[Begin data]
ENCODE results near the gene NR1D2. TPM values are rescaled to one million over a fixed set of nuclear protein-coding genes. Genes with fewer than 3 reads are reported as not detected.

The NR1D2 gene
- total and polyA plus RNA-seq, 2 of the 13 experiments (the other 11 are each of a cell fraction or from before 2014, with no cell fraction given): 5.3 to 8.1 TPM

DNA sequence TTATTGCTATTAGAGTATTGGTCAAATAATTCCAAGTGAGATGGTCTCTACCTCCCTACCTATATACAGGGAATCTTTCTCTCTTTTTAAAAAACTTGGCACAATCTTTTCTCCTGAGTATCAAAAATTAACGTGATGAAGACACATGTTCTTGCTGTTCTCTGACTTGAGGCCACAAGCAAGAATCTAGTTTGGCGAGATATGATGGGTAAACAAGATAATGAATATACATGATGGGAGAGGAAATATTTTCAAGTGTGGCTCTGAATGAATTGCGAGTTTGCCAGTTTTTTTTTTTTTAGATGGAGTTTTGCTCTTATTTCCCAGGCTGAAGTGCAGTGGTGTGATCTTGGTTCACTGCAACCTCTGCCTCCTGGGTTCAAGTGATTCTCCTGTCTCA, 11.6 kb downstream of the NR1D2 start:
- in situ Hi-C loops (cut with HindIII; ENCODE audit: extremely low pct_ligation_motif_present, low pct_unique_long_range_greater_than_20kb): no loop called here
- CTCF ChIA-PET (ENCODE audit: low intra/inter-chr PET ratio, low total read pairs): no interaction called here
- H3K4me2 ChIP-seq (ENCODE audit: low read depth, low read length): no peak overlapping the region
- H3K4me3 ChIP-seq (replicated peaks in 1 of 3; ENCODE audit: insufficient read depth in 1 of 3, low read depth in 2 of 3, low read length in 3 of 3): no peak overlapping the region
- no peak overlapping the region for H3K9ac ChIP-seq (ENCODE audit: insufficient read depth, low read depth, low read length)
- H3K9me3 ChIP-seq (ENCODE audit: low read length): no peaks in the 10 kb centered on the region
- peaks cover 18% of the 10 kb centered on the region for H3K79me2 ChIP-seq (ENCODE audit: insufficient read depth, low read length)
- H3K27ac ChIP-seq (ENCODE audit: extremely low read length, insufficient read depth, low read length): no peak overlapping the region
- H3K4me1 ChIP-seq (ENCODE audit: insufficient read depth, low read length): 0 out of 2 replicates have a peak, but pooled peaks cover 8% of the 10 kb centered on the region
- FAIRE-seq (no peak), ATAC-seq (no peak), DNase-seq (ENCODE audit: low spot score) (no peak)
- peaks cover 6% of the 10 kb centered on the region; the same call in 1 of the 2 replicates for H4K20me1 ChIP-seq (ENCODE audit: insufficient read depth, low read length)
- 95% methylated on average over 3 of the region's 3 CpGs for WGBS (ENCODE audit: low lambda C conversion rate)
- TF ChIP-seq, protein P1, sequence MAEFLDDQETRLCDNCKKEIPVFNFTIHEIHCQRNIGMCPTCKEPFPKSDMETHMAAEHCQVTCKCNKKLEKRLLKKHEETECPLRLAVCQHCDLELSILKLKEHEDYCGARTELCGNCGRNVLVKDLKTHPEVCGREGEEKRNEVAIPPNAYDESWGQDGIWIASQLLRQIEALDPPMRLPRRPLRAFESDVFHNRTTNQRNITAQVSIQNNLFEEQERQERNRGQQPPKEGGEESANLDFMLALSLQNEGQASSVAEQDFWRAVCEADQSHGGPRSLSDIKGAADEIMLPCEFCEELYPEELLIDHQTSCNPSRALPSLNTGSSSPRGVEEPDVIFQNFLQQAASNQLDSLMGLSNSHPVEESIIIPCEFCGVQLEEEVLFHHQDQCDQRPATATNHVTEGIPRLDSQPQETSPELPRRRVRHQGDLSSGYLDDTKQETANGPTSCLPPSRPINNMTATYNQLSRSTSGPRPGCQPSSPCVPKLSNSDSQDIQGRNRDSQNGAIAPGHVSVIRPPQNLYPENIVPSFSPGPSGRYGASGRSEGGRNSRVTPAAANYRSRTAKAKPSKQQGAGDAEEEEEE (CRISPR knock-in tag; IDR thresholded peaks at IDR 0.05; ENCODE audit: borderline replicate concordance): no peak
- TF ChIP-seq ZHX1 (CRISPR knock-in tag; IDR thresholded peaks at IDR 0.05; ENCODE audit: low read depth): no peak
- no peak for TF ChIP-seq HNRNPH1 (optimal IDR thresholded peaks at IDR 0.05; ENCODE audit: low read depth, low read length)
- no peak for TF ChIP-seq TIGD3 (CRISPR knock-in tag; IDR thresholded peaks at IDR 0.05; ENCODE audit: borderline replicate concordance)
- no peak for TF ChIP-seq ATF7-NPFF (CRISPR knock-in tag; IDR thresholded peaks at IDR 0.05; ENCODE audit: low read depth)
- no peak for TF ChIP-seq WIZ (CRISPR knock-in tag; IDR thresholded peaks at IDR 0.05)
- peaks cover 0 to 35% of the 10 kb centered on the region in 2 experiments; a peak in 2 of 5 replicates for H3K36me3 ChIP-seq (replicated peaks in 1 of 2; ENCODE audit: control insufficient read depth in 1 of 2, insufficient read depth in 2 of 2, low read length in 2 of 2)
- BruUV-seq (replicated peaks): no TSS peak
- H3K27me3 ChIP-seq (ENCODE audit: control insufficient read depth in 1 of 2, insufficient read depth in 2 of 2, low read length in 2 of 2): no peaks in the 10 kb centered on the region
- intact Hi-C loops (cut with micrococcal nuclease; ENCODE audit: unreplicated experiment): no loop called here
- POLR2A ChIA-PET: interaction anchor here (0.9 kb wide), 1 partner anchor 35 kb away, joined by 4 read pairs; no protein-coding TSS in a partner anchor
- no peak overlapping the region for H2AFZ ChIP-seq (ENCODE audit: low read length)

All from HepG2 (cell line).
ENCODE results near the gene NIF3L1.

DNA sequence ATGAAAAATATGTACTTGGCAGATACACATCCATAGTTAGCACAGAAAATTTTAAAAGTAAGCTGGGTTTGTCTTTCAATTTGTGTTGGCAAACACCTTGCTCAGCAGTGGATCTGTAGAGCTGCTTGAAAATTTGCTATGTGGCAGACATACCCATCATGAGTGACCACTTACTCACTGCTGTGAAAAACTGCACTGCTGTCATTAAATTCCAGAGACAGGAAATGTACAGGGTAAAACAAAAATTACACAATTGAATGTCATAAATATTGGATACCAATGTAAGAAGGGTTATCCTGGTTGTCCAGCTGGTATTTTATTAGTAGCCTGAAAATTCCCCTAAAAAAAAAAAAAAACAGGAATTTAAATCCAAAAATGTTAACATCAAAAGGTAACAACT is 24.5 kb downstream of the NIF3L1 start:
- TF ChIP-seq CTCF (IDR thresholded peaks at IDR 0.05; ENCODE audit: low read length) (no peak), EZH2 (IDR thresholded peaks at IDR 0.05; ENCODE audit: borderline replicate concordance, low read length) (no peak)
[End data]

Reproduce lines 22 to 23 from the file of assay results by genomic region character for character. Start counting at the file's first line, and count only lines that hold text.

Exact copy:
- no peak for TF ChIP-seq WIZ (CRISPR knock-in tag; IDR thresholded peaks at IDR 0.05)
- peaks cover 0 to 35% of the 10 kb centered on the region in 2 experiments; a peak in 2 of 5 replicates for H3K36me3 ChIP-seq (replicated peaks in 1 of 2; ENCODE audit: control insufficient read depth in 1 of 2, insufficient read depth in 2 of 2, low read length in 2 of 2)